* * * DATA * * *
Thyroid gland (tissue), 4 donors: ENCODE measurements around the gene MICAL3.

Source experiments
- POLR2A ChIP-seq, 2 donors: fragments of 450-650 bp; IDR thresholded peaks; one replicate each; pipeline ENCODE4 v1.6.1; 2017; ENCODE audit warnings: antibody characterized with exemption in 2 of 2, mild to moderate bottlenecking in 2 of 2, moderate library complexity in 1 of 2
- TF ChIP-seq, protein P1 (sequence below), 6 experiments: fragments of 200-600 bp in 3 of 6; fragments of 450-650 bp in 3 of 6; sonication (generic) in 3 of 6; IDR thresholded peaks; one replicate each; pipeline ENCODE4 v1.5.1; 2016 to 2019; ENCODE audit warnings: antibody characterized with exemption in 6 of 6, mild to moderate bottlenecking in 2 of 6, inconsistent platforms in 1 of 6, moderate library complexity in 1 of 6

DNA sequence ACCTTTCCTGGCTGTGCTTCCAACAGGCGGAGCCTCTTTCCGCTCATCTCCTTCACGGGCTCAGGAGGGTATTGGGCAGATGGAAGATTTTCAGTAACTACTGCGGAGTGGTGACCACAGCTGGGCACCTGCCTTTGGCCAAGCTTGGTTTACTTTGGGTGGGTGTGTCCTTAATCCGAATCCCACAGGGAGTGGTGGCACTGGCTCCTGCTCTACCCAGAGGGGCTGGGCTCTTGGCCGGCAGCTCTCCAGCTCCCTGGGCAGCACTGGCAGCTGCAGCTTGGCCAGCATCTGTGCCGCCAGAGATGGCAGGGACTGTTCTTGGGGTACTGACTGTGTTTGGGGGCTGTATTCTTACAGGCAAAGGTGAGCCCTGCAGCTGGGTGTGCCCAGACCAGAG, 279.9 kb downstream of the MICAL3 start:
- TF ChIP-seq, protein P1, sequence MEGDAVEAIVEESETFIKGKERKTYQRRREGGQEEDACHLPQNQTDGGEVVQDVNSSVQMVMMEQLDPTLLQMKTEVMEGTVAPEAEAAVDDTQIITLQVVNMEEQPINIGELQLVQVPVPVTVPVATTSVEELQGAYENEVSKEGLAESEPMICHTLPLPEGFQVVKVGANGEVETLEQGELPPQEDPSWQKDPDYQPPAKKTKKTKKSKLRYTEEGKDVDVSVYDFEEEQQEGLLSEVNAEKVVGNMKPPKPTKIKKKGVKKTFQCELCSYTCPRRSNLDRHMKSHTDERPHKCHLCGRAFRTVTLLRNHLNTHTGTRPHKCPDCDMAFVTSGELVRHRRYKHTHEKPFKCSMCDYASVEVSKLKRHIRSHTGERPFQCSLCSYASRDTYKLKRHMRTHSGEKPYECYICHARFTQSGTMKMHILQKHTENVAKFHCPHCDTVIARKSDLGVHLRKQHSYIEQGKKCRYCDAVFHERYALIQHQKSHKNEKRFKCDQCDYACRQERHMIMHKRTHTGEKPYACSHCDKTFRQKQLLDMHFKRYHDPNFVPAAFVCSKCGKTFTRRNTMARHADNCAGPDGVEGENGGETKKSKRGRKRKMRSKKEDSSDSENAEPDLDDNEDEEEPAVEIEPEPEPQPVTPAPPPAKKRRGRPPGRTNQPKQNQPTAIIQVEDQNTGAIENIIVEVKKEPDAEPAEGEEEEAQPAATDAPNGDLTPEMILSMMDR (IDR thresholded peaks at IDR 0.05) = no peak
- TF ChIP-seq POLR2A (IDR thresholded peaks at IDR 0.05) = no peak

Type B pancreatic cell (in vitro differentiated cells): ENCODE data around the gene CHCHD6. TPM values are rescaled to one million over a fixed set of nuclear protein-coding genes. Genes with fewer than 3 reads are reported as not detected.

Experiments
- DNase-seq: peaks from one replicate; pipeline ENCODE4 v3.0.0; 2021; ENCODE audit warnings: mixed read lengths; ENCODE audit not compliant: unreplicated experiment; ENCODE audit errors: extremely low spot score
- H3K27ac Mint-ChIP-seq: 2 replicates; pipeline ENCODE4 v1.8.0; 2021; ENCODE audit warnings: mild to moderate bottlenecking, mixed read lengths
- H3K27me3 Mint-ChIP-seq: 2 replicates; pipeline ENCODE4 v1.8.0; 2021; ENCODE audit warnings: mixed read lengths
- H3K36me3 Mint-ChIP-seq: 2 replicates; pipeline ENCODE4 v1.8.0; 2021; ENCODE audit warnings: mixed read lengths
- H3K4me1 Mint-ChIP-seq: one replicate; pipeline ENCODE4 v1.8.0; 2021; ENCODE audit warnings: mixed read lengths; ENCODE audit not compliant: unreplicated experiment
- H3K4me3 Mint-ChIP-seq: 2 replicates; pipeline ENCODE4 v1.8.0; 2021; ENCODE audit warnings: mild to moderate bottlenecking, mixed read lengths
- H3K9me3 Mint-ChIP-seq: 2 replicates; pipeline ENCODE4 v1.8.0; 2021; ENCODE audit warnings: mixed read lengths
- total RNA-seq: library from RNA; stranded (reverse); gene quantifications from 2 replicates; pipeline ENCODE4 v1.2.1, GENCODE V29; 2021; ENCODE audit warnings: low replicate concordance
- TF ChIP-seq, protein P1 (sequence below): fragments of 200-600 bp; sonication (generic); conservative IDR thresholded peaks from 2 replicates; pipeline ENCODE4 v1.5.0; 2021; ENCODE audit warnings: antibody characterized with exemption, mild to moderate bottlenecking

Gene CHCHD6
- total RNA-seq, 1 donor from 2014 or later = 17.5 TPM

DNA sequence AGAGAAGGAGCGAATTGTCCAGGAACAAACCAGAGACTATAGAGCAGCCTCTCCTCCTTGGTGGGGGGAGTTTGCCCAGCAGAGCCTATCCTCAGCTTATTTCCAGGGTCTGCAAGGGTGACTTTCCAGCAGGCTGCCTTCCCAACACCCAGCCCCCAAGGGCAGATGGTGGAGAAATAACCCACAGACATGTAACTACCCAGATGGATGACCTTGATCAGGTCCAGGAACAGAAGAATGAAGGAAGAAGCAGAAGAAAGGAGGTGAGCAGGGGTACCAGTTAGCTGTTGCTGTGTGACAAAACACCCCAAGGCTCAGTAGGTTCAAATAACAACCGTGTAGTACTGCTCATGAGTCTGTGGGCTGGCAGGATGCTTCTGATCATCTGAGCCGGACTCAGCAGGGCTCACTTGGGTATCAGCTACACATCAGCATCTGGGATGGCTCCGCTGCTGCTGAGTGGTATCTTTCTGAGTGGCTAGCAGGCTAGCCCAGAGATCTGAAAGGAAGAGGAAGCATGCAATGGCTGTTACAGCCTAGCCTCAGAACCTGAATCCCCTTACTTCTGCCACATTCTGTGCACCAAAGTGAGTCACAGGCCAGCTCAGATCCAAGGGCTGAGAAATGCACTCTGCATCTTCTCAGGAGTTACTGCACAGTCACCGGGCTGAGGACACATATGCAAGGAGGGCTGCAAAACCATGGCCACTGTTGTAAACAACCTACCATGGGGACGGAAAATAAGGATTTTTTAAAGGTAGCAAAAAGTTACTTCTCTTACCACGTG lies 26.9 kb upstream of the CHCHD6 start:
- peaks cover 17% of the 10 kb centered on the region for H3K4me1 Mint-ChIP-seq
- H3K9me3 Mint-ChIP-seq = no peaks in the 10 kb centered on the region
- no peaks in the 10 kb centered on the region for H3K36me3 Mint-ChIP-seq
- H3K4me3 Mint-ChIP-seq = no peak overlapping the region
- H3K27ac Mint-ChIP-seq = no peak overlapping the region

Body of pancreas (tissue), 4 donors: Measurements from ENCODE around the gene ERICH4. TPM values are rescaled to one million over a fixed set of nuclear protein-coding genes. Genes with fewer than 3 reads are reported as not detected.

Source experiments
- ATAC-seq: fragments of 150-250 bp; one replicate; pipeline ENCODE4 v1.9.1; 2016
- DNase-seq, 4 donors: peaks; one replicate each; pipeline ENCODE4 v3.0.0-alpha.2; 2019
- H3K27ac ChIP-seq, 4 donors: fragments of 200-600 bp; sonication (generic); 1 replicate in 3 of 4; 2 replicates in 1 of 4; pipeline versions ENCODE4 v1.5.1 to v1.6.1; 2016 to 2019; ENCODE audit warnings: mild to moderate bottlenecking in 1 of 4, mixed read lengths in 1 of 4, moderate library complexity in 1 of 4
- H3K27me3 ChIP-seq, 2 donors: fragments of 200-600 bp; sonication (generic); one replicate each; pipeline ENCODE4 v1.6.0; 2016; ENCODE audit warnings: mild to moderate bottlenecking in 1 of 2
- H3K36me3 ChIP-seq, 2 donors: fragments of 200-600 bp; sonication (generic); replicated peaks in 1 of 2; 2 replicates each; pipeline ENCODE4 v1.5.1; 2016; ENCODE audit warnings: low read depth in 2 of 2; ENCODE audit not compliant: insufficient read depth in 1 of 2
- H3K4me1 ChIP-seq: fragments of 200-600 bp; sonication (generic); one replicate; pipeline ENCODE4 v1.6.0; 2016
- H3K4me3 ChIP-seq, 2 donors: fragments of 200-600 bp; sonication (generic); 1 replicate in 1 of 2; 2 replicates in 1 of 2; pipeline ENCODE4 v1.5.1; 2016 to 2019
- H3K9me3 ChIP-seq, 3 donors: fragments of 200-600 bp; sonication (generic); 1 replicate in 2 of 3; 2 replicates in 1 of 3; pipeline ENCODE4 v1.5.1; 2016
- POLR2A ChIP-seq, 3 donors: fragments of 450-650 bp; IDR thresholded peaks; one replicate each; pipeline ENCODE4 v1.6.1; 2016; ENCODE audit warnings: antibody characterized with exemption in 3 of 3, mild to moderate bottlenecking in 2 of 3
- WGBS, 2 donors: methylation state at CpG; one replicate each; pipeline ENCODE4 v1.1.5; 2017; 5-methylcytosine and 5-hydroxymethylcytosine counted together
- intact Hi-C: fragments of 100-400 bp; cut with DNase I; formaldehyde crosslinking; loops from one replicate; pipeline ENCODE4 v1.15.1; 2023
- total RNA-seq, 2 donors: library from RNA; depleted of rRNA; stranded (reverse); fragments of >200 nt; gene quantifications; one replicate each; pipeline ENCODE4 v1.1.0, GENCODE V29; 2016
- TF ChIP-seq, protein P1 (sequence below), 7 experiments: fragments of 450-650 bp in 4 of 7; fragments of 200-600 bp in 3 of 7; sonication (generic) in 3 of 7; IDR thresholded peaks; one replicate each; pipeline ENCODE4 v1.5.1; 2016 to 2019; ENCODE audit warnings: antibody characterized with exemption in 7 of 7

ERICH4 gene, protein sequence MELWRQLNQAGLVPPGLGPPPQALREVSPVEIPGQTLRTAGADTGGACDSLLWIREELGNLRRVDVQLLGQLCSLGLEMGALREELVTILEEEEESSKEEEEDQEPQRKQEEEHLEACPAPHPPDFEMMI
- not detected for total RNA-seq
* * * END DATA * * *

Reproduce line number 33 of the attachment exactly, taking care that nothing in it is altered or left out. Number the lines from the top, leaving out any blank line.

- H3K36me3 ChIP-seq, 2 donors: fragments of 200-600 bp; sonication (generic); replicated peaks in 1 of 2; 2 replicates each; pipeline ENCODE4 v1.5.1; 2016; ENCODE audit warnings: low read depth in 2 of 2; ENCODE audit not compliant: insufficient read depth in 1 of 2